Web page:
It was, I think, about 30 years ago that I was first presented with the question, “Why is it less offensive to use the word ‘faggot’ than ‘nigger’?” It was a rhetorical question, so, naturally, I tried to answer it. It took me a while, but eventually I realized what ought to have been obvious: It is a class issue. That is, 30 years ago, one assumed that anyone who was Black, or Latino, or American Indian*, was also poor, or at best working class; so one reacted to the derogatory term with a sort of extra layer of disgust. How should I say this? At no point did one believe that “faggot” was somehow okay to use–but “nigger” was even worse. Hearing that word, the bile would rise in one’s throat, and to this day I have trouble writing it, and even more trouble saying it. The struggle for equal rights (in the parlance of my youth, “Negro equality,”) was emphatically part of the class struggle, and nearly all of the Black leaders from Martin Luther King to Huey P. Newton (and even Malcom X in the latter part of his life) saw it that way.
By contrast, the Gay Rights movement emerged from middle-class radicalism. And even though, at heart, it is a class issue (compare the problems of a George Takei to those of a gay auto worker), it was never publicly presented as anything but an issue of identity. The defining characteristic of middle-class radicalism is and was subjective idealism–the belief that the problem is all in the head of the individual, and all you need to do is to change people’s ideas, and inequality will vanish.**
Feminism falls into an odd place in between. By long tradition, it was part of the working class movement and (with some important exceptions) saw itself that way. The Left saw equal rights for women as a vital part of organizing ever since Engels’ Origin of the Family, Private Property, and the State. The labor movement learned–often the hard way–that when it ignored the struggle for women’s rights it shot itself in the foot. But sometime in the mid-60’s, around the time Feminism was being called Women’s Liberation (or, dismissively, “Women’s Lib”), it began to transform itself, to move toward issues that (in the opinion of its leaders) could be solved under capitalism: language, personal and family interactions, public perception. I still remember the point when it became less important that a political party fought for full equality then that there were x% women in leadership roles in the party.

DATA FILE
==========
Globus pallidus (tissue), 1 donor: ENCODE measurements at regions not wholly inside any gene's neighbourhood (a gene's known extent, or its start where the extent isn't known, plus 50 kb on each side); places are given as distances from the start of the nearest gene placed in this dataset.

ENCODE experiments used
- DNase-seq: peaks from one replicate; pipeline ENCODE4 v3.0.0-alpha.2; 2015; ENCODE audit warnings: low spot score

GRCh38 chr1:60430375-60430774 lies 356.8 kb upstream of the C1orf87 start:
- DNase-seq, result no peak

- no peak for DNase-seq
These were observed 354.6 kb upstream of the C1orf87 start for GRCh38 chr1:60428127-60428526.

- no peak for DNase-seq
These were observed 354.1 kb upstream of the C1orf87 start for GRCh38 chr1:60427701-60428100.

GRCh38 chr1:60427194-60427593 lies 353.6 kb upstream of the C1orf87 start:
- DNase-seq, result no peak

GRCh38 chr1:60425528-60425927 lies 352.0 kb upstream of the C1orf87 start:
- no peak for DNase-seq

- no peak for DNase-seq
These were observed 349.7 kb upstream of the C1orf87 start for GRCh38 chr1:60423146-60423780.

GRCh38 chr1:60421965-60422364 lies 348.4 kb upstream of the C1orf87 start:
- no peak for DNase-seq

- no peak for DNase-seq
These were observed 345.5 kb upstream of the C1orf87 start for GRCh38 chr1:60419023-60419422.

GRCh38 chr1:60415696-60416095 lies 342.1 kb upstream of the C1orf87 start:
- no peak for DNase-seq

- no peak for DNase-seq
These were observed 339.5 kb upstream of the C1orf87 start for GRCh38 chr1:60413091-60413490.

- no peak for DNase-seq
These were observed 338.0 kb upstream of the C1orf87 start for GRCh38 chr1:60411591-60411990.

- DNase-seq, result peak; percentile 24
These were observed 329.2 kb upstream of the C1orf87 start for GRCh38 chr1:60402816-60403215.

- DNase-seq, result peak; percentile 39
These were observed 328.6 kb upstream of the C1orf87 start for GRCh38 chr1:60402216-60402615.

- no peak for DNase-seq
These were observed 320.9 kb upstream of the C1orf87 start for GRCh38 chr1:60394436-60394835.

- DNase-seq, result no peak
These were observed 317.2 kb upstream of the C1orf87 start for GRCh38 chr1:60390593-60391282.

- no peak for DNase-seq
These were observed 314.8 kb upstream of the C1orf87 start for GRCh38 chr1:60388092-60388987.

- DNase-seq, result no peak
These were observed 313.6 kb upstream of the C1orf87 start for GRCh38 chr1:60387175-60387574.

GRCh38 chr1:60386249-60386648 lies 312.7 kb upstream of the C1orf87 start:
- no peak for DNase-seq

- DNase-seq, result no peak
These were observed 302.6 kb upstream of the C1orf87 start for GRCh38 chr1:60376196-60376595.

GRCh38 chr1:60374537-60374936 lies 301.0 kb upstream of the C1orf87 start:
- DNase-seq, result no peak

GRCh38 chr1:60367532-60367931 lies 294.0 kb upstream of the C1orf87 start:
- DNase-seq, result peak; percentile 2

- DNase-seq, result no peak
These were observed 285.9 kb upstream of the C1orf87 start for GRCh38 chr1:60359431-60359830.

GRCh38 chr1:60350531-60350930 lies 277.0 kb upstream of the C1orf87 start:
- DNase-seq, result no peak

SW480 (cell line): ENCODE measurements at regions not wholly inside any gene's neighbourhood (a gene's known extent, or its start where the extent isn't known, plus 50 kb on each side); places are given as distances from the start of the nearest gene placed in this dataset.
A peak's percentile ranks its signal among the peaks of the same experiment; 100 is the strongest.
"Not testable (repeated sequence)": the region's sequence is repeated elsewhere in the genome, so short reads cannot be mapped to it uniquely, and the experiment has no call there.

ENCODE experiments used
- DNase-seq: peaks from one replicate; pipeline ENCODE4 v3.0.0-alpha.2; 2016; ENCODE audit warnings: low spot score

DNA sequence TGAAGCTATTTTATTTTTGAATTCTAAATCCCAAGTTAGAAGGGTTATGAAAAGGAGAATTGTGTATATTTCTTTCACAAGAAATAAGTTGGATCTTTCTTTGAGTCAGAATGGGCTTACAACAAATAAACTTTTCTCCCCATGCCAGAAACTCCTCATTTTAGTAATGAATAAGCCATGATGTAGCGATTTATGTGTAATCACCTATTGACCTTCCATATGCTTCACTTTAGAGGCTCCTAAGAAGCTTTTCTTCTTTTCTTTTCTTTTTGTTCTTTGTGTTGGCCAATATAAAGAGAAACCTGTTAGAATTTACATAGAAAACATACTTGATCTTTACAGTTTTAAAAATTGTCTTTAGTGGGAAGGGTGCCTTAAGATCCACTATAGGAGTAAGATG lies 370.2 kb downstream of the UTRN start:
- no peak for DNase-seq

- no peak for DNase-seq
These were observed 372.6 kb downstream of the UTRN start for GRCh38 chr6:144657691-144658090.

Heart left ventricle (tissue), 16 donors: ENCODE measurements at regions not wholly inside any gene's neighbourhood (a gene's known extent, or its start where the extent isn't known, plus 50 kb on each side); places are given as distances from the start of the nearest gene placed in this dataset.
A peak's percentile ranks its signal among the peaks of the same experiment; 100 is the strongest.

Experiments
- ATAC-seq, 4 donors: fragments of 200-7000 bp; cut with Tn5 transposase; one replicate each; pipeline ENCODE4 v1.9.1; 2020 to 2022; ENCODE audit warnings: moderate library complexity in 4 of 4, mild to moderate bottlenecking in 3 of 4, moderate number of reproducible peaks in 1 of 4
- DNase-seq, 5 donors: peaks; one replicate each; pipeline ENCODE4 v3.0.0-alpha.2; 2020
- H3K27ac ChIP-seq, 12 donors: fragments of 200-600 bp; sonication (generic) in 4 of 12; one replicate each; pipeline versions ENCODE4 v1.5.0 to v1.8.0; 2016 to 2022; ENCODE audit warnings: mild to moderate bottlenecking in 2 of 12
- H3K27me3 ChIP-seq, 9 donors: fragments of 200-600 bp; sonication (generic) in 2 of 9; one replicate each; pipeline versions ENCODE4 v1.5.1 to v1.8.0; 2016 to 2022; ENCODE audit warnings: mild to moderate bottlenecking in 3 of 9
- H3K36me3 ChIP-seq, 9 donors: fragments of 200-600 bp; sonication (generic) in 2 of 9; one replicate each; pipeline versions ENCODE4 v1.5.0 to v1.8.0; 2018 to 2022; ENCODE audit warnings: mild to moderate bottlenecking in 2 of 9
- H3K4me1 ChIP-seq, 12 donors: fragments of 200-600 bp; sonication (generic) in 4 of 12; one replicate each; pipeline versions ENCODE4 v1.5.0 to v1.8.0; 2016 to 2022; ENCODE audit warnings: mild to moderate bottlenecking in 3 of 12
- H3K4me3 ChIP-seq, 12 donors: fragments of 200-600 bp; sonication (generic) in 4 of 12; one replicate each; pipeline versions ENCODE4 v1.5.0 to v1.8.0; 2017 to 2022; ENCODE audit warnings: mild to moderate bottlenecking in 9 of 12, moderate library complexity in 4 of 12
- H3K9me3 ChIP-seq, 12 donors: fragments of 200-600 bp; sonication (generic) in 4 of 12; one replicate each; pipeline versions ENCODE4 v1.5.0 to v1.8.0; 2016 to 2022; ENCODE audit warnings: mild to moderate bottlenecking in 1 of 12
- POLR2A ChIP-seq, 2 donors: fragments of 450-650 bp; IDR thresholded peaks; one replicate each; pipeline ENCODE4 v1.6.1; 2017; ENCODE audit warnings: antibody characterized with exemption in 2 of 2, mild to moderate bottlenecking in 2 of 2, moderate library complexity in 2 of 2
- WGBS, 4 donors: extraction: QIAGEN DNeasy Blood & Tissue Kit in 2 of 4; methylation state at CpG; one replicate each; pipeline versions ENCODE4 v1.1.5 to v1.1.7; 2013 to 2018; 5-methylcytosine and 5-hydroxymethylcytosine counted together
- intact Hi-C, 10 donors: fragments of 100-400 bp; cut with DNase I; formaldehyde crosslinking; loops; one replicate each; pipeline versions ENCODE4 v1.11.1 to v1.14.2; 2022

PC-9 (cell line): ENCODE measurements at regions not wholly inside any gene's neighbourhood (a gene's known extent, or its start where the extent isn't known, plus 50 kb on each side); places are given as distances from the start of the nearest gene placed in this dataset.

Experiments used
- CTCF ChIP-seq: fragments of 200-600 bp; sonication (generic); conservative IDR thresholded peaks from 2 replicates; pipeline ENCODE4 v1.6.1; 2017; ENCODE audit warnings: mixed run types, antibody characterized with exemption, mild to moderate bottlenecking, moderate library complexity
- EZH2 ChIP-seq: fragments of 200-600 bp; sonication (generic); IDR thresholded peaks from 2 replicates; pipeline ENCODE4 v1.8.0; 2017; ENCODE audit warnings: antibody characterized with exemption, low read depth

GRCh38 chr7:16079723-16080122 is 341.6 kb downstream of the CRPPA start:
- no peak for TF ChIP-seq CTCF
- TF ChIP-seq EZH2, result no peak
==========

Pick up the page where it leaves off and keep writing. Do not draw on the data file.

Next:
But for a long time, the struggle for the equality of non-whites was still very much seen, by anyone who called himself a Leftist, as a part of the fight for the independence of the working class. Exactly what is so pernicious about today’s “Social Justice” supporters–that is, those who favor the politics of identity–is that, now that there is a significant black middle class, even ruling class, those who stand to lose by the destruction of capitalism are running as fast and far from the working class as possible. What started as the belief that if you just hired enough Black cops, and maybe elected a Black mayor or two, poor Blacks would no longer face police violence has become, today, a determined rejection of any and all class issues. It has become a fight for equality by and for the middle class. Obama, of course, represents the highest expression of this milieu.
So, then, to me, these are the questions one ought to answer: Can there, in fact, be equality under capitalism? If not, can capitalism be destroyed in any way other than by organizing the independent power of the working class? If not, what effect will identity politics have on uniting the working class?
Many–probably most–people reading this blog will have different answers than I have to each of those questions; but it seems worthwhile to at least pose the issue the way I see it.
*It is significant that I’m using “Black” and “American Indian” rather than “African-American” and “Native American.” Why? Because I am rejecting the terms used by the petit-bourgeois radicals in favor of the terms you’ll actually hear if you hang around with working class Blacks and Indians. Think about it.
**Which, I suppose, is true–in the same sense that, if one is in the middle of the ocean drowning, one only has to get out of the water, hence there is no need for a life preserver.